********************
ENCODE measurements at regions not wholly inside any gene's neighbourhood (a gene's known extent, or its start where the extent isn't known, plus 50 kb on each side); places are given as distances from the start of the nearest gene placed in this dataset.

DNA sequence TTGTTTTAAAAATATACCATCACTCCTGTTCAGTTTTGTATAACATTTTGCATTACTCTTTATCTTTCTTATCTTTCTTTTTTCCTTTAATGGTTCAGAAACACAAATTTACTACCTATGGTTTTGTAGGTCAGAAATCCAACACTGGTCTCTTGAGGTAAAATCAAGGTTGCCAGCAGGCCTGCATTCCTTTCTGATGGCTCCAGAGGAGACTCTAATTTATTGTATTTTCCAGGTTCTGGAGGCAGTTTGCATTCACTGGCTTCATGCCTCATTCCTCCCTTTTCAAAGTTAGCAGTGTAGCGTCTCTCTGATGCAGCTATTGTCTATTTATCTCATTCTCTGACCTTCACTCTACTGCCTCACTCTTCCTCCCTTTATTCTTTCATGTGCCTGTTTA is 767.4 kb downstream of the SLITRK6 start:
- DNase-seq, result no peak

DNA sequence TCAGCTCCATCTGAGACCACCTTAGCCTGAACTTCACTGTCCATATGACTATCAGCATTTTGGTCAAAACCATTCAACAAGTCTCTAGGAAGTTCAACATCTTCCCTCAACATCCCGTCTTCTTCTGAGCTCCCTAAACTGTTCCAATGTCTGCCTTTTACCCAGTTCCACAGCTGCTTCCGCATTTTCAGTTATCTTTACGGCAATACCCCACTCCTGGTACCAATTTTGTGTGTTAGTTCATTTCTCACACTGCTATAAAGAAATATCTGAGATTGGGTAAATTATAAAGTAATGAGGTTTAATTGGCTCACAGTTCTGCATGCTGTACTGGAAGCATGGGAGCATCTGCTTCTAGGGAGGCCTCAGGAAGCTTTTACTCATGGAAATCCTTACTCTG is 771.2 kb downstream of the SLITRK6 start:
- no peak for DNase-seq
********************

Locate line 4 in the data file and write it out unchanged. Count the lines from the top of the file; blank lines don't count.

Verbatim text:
DNA sequence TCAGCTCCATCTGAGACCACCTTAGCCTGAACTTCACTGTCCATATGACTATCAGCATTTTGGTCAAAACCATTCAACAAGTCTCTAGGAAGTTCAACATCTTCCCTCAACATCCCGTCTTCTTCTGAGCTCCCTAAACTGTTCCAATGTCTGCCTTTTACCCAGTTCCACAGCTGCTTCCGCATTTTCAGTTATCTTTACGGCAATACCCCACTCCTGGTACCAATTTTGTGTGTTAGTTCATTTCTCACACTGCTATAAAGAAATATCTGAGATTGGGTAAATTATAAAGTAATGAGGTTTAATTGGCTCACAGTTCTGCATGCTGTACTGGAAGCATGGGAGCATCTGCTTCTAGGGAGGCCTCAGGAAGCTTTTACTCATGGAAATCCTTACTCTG is 771.2 kb downstream of the SLITRK6 start: